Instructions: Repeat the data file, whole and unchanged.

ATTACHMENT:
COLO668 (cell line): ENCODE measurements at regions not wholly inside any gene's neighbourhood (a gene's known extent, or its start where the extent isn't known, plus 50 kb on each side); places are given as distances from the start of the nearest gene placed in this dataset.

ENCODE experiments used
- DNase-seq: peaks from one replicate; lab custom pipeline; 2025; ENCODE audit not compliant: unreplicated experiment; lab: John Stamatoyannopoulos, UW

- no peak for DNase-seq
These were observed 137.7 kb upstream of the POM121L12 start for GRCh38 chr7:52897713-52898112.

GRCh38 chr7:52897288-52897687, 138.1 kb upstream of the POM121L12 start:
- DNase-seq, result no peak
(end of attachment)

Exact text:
COLO668 (cell line): ENCODE measurements at regions not wholly inside any gene's neighbourhood (a gene's known extent, or its start where the extent isn't known, plus 50 kb on each side); places are given as distances from the start of the nearest gene placed in this dataset.

ENCODE experiments used
- DNase-seq: peaks from one replicate; lab custom pipeline; 2025; ENCODE audit not compliant: unreplicated experiment; lab: John Stamatoyannopoulos, UW

- no peak for DNase-seq
These were observed 137.7 kb upstream of the POM121L12 start for GRCh38 chr7:52897713-52898112.

GRCh38 chr7:52897288-52897687, 138.1 kb upstream of the POM121L12 start:
- DNase-seq, result no peak